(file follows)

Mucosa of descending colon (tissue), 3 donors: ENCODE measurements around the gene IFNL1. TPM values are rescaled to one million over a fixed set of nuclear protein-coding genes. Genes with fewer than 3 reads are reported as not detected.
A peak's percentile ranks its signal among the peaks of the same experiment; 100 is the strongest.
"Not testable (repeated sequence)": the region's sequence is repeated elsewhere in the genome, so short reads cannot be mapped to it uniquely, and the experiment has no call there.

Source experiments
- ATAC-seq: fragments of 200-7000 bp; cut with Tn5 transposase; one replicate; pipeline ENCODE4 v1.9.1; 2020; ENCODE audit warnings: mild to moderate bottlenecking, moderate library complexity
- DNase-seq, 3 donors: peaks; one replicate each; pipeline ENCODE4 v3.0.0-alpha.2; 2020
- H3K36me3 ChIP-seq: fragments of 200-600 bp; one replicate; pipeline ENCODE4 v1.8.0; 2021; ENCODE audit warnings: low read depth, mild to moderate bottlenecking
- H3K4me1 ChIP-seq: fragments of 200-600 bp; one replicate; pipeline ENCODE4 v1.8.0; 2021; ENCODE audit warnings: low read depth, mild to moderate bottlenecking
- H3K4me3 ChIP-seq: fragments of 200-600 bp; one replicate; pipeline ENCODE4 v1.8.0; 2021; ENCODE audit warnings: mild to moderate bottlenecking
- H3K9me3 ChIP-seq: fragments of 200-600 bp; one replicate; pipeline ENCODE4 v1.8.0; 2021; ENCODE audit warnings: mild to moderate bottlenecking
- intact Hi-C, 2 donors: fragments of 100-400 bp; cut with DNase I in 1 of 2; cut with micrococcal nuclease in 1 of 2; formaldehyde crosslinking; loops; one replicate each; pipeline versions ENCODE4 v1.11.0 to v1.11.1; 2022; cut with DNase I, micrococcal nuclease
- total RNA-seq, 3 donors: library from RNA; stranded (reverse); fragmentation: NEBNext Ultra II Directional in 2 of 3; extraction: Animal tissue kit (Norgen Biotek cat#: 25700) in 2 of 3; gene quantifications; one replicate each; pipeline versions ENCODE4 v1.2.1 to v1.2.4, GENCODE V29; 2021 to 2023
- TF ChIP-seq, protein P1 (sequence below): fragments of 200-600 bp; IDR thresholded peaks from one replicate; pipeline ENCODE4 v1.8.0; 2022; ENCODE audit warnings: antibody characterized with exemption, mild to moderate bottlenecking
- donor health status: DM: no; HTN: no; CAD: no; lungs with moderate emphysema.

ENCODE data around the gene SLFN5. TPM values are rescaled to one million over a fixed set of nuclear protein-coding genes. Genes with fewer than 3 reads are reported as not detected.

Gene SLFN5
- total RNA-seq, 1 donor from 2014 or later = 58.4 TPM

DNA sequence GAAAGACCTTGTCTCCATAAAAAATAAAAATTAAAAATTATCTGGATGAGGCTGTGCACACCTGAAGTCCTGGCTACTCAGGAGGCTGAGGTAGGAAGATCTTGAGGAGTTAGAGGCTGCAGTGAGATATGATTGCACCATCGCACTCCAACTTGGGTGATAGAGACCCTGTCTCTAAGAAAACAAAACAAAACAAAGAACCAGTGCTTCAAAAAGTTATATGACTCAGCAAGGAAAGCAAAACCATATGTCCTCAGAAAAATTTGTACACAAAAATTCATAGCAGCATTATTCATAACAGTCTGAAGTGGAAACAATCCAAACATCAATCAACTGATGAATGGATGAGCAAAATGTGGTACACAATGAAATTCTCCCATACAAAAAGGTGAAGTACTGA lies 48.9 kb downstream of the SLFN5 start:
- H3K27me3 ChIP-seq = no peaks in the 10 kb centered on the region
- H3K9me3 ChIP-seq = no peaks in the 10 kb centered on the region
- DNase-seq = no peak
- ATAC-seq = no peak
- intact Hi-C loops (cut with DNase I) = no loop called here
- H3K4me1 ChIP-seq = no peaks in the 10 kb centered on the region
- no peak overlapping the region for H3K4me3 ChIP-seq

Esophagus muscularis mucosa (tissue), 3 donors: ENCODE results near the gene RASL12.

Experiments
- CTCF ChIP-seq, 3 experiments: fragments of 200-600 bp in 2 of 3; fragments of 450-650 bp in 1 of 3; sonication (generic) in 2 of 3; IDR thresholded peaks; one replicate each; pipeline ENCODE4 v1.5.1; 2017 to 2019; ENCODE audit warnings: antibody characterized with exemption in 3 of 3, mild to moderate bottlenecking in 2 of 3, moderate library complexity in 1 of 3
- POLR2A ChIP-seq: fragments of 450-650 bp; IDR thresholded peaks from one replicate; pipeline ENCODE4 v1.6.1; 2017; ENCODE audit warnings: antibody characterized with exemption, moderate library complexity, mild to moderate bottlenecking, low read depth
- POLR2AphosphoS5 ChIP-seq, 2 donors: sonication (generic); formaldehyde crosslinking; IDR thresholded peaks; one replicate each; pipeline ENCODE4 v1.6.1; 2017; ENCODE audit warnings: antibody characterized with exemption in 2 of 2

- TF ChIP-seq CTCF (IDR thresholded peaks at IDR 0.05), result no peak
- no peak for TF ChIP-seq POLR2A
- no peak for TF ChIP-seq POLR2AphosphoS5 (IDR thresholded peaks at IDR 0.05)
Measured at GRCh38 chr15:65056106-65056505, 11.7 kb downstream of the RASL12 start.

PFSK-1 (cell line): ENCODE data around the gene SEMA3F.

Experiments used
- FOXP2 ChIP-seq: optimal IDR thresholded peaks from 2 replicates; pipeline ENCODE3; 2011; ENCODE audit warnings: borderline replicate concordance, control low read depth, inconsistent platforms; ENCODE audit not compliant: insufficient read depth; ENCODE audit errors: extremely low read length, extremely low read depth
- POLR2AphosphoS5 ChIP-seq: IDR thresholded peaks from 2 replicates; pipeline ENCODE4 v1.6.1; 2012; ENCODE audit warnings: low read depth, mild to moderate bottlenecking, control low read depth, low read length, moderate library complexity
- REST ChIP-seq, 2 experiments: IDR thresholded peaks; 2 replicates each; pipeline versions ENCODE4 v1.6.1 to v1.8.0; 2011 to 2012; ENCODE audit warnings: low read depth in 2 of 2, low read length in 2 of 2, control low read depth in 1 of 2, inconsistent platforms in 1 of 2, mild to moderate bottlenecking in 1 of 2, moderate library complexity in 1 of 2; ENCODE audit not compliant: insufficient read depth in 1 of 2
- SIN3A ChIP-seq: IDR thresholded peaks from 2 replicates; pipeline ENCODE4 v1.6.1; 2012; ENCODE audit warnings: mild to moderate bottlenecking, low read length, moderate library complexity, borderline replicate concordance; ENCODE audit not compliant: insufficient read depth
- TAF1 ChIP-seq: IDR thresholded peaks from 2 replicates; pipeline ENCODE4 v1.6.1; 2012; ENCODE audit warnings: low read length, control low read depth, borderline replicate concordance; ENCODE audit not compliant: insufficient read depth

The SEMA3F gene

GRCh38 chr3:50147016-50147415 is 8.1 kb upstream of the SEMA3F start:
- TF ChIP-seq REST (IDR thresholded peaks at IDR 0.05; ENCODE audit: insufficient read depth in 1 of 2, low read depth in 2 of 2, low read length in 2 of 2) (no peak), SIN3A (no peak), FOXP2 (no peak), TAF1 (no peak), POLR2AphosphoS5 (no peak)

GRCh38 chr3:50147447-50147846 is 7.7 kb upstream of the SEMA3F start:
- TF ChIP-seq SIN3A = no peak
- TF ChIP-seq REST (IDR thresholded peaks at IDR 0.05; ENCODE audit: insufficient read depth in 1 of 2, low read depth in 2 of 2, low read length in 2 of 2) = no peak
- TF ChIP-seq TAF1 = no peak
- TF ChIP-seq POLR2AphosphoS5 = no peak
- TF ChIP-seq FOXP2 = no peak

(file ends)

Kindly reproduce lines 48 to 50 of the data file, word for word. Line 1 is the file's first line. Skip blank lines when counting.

- TF ChIP-seq TAF1 = no peak
- TF ChIP-seq POLR2AphosphoS5 = no peak
- TF ChIP-seq FOXP2 = no peak